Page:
Volunteers step up for vulnerable citizens during the pandemic
In Bangladesh, UNICEF volunteers are helping ensure COVID-19 vaccines reach as many people as possible
DHAKA, Bangladesh – Sadman and Mukta come from very different places. Sadman, 22, grew up in a small village in Bangladesh, while Mukta, 24, has lived her whole life in Dhaka, the country’s bustling capital. But they also have plenty in common – they’re both students and studying nutrition and food. More importantly: They are both driven by a desire to help other people, particularly during the COVID-19 pandemic.
Sadman and Mukta are volunteers with UNICEF, first supporting the roll-out of child immunization campaigns, and more recently helping vulnerable people get vaccinated against COVID-19.
“I wanted to help children and underprivileged people,” says Sadman, who has been working as a volunteer for about a year.
Both of these young volunteers have firsthand experience of the impact that COVID-19 can have on people’s lives. Sadman says he was sick with COVID-19 last year and seems to shudder when he recalls how, for about a month, he felt feverish and short of breath.
Mukta, for her part, says the pandemic took a heavy toll on her family. “My family struggled, especially financially as my father’s income got cut by half,” she says.
Going door to door
The volunteers go door to door in vulnerable communities, talking to elderly people, families living in slums, and those without access to a mobile phone or internet – resources that are essential for people hoping to register with the online COVID-19 vaccination platform. Volunteers also share information with people afraid to get vaccinated, or those who simply don’t know much about COVID-19.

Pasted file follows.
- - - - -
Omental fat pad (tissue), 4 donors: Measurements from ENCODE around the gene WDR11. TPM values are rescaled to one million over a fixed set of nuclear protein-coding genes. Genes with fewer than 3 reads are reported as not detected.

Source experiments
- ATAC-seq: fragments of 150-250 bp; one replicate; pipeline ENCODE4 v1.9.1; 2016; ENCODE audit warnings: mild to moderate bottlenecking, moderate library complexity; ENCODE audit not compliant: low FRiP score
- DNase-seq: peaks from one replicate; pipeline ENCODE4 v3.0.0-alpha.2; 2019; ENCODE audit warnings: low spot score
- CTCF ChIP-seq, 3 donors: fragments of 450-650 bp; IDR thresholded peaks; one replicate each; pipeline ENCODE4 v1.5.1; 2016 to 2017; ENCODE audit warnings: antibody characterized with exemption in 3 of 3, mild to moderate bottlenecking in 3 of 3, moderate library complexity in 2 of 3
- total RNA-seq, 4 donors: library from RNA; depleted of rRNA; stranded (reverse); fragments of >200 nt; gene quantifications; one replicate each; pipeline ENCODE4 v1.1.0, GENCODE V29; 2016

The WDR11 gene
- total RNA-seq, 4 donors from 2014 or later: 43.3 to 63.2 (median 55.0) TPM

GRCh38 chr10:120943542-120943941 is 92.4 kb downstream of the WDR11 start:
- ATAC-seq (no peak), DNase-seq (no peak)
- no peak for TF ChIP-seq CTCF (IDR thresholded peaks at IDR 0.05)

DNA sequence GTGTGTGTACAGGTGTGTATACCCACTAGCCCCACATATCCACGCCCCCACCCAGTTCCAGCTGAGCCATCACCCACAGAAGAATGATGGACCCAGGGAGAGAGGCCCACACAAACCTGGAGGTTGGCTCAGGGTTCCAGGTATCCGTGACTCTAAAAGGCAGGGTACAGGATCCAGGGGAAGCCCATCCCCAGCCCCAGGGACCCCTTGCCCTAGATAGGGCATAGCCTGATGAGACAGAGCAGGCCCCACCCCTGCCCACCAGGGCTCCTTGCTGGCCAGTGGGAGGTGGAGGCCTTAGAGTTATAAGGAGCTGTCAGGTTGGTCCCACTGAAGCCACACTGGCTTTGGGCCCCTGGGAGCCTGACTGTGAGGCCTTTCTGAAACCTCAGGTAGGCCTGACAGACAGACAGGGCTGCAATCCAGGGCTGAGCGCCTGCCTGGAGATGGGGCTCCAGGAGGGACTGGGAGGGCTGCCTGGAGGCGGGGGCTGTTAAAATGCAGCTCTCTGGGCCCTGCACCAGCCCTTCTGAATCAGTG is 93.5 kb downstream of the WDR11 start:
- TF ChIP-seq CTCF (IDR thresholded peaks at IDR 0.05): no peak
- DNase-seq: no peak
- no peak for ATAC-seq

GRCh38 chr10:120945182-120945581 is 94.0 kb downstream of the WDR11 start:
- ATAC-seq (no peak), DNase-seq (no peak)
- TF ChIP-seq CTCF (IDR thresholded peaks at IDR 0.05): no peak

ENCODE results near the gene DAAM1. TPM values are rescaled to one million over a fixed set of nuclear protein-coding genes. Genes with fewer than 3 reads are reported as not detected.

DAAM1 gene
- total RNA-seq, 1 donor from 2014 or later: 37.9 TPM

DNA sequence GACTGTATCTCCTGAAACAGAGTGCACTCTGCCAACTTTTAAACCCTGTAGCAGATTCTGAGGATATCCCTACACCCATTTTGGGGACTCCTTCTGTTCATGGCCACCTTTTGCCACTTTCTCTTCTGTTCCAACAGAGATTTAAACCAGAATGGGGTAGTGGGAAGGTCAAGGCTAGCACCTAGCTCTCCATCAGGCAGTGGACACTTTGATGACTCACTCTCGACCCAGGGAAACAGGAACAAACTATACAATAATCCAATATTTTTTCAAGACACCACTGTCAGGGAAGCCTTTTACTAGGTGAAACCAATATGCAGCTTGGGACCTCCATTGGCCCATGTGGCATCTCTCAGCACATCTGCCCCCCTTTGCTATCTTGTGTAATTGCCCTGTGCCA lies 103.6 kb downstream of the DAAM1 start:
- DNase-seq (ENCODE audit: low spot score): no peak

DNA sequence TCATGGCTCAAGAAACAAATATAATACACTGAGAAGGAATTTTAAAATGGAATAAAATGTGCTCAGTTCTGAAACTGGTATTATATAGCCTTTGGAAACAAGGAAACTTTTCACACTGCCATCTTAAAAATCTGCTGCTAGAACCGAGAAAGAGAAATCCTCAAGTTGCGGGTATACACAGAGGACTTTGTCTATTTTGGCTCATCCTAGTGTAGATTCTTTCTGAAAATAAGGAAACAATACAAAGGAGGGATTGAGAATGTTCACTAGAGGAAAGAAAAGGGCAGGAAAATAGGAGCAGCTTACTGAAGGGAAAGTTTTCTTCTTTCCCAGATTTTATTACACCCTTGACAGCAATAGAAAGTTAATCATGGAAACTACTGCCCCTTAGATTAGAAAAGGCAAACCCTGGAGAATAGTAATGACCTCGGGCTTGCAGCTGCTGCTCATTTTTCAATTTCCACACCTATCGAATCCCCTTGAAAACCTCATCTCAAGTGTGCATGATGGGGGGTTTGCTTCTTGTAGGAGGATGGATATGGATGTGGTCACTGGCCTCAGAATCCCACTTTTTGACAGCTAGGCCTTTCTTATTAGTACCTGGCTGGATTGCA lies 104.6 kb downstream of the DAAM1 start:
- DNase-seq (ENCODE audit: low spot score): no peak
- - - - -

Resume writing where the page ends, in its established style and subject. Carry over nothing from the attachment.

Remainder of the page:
“Near my village, there is a river and some people live on the riverbanks,” Sadman says. “Some people didn’t even know about the coronavirus…So, I help them to register for the COVID-19 vaccination. It felt good to help them.”
As well as explaining the importance of getting vaccinated and helping people to register, volunteers accompany vulnerable – or even nervous – people to COVID-19 vaccination centers. Sadman and Mukta have registered about 80 people for vaccinations and accompanied around 12 people to vaccination centers.
Nazma, 50, is one of the people Mukta helped register online.
“I didn’t have access to a smartphone. I didn’t know how to register for vaccination. I didn’t even know where to get help,” Nazma says. “I was afraid I might not get vaccinated.”
Jomir, 65, was in a similar situation until he received help from Sadman. “I always wanted to get vaccinated. But I didn’t know where and how to get it,” Jomir says. “Now, I’m feeling good after being vaccinated.”
With only 12 per cent of Bangladesh’s population fully vaccinated by the start of November 2021, the work of the around 3,200 UNICEF-supported volunteers like Mukta and Sadman is vital. Together, they have helped register over 88,000 people for the COVID-19 vaccination.
“I’ve seen so many vulnerable people,” Mukta says. “I enjoy going to people’s homes and raising awareness about vaccination. I love helping them.”